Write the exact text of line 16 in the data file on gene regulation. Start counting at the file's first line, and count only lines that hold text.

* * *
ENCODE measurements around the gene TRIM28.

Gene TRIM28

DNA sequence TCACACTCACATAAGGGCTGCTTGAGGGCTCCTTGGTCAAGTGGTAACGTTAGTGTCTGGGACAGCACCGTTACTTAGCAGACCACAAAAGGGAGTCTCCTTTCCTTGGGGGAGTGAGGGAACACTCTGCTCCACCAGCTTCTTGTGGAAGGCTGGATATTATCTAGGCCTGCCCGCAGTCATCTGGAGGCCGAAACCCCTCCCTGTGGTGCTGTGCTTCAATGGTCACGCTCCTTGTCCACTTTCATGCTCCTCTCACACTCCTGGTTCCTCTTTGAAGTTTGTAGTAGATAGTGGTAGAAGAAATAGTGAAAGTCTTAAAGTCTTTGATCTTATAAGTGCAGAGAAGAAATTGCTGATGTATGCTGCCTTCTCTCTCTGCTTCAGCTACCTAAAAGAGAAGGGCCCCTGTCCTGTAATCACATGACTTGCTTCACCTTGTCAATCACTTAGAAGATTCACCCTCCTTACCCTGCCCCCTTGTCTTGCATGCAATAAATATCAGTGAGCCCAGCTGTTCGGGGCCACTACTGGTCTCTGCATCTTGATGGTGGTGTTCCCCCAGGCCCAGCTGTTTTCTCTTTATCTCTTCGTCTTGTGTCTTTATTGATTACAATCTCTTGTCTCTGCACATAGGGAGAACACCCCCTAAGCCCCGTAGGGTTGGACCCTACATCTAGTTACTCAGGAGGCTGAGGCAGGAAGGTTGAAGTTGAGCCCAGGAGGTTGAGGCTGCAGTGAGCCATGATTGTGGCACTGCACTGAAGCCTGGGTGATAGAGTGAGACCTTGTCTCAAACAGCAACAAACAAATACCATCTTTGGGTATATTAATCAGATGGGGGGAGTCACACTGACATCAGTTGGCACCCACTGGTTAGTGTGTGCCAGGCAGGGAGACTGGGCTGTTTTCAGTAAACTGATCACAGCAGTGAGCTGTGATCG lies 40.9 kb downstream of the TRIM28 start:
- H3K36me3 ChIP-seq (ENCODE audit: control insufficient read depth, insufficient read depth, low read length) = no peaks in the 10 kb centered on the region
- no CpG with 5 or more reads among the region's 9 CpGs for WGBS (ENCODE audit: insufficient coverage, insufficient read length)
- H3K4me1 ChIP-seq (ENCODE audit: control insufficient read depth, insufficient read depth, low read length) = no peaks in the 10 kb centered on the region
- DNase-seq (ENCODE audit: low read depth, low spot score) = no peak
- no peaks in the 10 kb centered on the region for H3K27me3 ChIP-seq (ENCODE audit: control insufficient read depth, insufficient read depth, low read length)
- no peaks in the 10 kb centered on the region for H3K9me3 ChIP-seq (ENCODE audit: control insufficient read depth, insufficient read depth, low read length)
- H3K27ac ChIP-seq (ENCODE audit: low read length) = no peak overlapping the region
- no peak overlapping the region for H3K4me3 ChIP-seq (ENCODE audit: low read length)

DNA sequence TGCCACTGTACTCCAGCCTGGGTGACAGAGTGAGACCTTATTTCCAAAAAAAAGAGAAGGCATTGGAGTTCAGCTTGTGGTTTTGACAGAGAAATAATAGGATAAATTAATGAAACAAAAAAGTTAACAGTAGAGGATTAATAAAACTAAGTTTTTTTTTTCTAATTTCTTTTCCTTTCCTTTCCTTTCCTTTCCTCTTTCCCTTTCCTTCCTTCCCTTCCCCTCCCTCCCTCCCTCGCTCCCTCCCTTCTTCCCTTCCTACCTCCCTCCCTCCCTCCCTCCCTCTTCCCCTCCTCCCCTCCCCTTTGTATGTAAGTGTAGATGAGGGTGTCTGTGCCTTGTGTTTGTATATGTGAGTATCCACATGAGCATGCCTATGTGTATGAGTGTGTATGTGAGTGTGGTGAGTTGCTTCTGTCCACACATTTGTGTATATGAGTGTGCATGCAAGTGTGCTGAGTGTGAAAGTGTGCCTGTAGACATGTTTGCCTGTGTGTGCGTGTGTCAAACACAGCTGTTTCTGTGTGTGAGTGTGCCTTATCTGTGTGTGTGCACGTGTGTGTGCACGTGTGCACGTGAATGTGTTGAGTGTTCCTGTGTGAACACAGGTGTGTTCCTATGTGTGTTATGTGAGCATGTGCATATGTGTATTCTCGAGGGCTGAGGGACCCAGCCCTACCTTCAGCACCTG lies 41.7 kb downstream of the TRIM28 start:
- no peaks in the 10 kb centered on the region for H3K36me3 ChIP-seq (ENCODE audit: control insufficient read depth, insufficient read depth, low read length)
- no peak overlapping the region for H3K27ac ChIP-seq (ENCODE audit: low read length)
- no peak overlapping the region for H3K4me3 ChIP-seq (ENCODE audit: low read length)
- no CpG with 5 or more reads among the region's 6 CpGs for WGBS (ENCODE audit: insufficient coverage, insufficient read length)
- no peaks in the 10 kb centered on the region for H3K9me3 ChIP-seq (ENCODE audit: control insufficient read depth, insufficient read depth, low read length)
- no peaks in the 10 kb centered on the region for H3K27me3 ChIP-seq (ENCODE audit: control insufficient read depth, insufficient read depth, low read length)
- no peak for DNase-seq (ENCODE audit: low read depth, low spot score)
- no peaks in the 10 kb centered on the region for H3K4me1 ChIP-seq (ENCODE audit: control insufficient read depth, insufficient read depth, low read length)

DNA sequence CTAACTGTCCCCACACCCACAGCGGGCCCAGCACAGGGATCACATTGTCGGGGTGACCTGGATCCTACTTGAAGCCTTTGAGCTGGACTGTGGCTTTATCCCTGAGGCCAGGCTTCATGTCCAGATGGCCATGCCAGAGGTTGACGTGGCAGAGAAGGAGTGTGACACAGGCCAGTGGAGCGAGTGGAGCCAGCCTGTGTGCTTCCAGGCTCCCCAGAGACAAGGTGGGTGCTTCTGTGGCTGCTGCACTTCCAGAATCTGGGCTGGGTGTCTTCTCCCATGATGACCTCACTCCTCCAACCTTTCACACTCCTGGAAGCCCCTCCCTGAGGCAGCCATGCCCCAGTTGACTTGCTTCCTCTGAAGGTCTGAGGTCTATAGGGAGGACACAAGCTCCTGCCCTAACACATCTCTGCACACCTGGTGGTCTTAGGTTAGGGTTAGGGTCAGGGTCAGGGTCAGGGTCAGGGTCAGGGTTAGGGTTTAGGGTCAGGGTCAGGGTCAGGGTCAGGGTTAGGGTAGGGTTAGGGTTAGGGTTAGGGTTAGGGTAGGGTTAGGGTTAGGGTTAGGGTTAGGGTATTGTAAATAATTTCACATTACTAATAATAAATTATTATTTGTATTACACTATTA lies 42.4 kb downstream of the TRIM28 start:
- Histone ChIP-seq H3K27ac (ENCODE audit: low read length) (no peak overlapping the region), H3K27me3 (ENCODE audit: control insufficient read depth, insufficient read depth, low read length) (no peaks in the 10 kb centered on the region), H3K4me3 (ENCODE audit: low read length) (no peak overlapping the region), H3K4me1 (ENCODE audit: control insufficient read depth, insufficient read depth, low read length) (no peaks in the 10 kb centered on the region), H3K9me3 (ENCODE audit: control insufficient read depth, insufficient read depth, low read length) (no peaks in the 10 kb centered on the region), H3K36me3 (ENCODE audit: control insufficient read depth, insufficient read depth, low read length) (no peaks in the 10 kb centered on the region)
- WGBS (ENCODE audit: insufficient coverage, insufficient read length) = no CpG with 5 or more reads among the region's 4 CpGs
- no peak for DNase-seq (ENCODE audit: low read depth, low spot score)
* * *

- no CpG with 5 or more reads among the region's 6 CpGs for WGBS (ENCODE audit: insufficient coverage, insufficient read length)